I have often wondered growing up on a farm with everything organic why black women resorted chemically processed hair and weaves. I guess it was the norm that time to look good hair has to be straight. This is the reason woman of African decent are having trouble with alopecia.
It is often said that with slavery and colonization came a depletion in knowledge of traditional hair maintenance. Thank God kinky hair is now a trend. Here are some new and old favorites passed down generations:
Step 1: African Black Soap: Cleansing Wash
This is a traditional soap from West Africa and it’s main ingredients are shea butter, honey and plant ash. It is commonly made into a bar soap however I have mastered a DIY technique to keep it in liquid form as a shampoo. Thoroughly cleansing the hair and leaving the honey and Shea butter nutrients locked in my hair.
Step 2: Rhassoul Clay: Clarifying Hair Mask
Moroccan mineral filled gem, Rhassoul clay is a traditional mud wash that can cleanse oil and impurities from hair. The word rhassoul derives from the Arabic word for washing, “Rhassala.” It has an unmatched ability to draw out impurities from the skin and hair and is used for detoxifying, cleansing and reducing dryness. It has a reddish brown color and has been used for soothing scalp ailments such as dandruff and psoriasis.
- Rhassoul clay is the moisturizer and softener.
- It reduces dryness in the hair while also removing toxins and product buildup.
- It improve hair’s elasticity and unblocks your scalp’s pores.
- It reduces flakiness and aids in detangling and although it cleans like bentonite clay but unlike the detoxifying clay, it leaves your hair soft and moisturized.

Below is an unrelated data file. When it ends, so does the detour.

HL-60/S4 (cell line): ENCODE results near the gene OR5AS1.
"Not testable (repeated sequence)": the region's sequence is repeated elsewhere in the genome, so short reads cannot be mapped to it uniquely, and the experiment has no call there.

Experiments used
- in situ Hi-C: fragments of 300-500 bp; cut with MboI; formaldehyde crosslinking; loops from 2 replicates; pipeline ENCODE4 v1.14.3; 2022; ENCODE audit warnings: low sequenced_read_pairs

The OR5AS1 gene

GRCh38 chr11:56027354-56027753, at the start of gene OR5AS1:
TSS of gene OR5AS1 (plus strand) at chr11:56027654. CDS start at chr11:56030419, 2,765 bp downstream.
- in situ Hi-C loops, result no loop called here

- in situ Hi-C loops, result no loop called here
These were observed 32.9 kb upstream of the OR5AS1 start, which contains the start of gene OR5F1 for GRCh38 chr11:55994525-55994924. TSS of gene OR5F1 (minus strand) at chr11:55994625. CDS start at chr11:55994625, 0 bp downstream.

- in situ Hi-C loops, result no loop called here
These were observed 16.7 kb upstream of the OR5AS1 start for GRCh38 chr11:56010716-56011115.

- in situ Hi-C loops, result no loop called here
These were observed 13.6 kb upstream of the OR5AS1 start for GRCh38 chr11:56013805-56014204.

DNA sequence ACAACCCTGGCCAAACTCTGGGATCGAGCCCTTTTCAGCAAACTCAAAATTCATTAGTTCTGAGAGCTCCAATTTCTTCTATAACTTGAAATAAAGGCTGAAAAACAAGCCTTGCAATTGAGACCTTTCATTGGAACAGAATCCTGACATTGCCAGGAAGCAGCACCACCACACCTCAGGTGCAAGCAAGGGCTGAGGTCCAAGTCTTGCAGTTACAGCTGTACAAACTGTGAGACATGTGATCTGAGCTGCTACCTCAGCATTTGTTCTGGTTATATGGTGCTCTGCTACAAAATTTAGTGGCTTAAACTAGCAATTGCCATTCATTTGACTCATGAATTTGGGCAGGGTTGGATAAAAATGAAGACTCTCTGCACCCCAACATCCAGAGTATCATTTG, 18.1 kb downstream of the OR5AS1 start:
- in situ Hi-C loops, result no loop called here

Step 3: Locking in moisture!
Shea Butter, Avocado Butter, Cocoa Butter, Ghee Butter
These are pretty common knowledge. The one thing that is consistent across the continent is the use of oil to help maintain hair moisture. This is perhaps the most important step in maintaining growth and softness do try to include an oil/butter treatment as opposed to cholesterol treatments. Ethiopian communities use ghee butter which is a type of clarified butter. The butter is used to help seal in moisture and strengthen hair. I have realised in my Hair care routine to apply the butter while the hair is still wet wear a plastic cap and voila you have an oil treatment 🙂 Thank me later.
Step 4: Marula oil : Scalp Moisture
This is a traditional oil from Mozambique and South Africa. I have found this to be gem especially mixed with hemp oil it becomes a magical hair growth oil. Applying only on the scalp 3 times a week.
Step 5: Styling : African threading
The final step especially to straighten hair without the use of heat. African threading or Braiding the hair down gets the job done. This technique was used traditionally in West and Central Africa to wrap and protect hair as well as create intricate styles. Today, it is used in a similar manner and in addition is a way to stretch hair with no heat.
As we commemorate our African heritage, let’s take a look at these old African health and beauty tips for healthy hair. Are there any other that you know of? Please share